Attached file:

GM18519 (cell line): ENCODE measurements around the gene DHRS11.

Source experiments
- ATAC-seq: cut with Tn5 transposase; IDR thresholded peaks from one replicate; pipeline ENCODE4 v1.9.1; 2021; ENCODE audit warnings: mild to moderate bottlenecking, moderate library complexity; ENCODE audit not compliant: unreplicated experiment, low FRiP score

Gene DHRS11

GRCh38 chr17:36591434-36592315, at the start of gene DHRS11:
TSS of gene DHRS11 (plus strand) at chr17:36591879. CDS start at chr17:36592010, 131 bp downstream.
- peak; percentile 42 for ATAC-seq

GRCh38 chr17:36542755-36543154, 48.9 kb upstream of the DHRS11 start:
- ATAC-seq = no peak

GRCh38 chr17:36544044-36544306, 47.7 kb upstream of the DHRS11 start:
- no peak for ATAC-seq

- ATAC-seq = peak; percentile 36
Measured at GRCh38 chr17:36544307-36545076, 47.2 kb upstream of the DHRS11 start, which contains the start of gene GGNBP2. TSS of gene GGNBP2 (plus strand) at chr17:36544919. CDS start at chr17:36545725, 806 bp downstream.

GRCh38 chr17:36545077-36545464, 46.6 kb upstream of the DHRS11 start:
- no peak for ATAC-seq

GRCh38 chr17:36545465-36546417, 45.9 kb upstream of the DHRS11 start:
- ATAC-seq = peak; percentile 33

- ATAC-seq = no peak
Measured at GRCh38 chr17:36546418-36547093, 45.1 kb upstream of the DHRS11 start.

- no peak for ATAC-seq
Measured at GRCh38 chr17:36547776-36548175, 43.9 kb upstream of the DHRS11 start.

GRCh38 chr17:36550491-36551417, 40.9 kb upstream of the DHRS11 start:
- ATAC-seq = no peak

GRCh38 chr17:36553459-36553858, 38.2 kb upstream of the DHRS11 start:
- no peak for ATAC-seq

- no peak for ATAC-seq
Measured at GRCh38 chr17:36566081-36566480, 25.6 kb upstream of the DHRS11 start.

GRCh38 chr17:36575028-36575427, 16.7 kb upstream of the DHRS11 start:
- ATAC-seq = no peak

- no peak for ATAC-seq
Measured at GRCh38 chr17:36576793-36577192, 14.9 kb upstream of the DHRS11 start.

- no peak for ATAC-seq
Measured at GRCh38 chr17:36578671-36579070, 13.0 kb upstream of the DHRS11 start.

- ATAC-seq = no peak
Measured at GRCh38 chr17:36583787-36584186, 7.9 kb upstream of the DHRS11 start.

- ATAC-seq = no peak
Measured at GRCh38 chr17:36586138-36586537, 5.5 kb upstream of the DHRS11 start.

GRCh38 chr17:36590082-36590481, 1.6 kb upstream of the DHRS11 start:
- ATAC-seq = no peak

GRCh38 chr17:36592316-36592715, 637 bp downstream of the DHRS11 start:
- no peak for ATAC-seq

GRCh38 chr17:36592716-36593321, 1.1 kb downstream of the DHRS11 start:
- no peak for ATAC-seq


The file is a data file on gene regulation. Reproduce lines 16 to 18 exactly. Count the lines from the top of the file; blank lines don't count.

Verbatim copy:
GRCh38 chr17:36545465-36546417, 45.9 kb upstream of the DHRS11 start:
- ATAC-seq = peak; percentile 33

- ATAC-seq = no peak